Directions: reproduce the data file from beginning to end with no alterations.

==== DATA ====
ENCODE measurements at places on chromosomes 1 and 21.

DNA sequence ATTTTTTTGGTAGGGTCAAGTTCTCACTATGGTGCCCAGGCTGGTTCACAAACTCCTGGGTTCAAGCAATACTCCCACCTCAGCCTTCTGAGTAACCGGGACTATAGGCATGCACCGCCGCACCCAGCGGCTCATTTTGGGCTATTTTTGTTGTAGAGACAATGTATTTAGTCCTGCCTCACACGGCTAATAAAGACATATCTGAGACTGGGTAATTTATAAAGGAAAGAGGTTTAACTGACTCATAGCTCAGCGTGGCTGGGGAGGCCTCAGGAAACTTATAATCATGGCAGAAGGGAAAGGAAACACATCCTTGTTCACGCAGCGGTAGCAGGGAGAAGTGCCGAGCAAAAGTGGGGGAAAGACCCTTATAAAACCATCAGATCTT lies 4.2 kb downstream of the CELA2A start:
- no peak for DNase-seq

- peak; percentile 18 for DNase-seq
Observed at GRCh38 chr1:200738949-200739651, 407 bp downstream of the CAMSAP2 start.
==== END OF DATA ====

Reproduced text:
ENCODE measurements at places on chromosomes 1 and 21.

DNA sequence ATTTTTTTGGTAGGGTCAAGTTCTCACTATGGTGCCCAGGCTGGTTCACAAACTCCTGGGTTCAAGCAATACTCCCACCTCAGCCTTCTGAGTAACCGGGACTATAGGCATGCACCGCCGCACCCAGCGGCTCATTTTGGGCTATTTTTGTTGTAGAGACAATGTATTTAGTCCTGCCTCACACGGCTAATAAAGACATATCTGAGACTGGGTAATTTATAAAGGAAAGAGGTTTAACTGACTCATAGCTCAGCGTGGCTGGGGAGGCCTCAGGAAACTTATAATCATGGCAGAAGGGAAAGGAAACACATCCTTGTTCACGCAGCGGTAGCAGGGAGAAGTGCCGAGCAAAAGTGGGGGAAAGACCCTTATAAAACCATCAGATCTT lies 4.2 kb downstream of the CELA2A start:
- no peak for DNase-seq

- peak; percentile 18 for DNase-seq
Observed at GRCh38 chr1:200738949-200739651, 407 bp downstream of the CAMSAP2 start.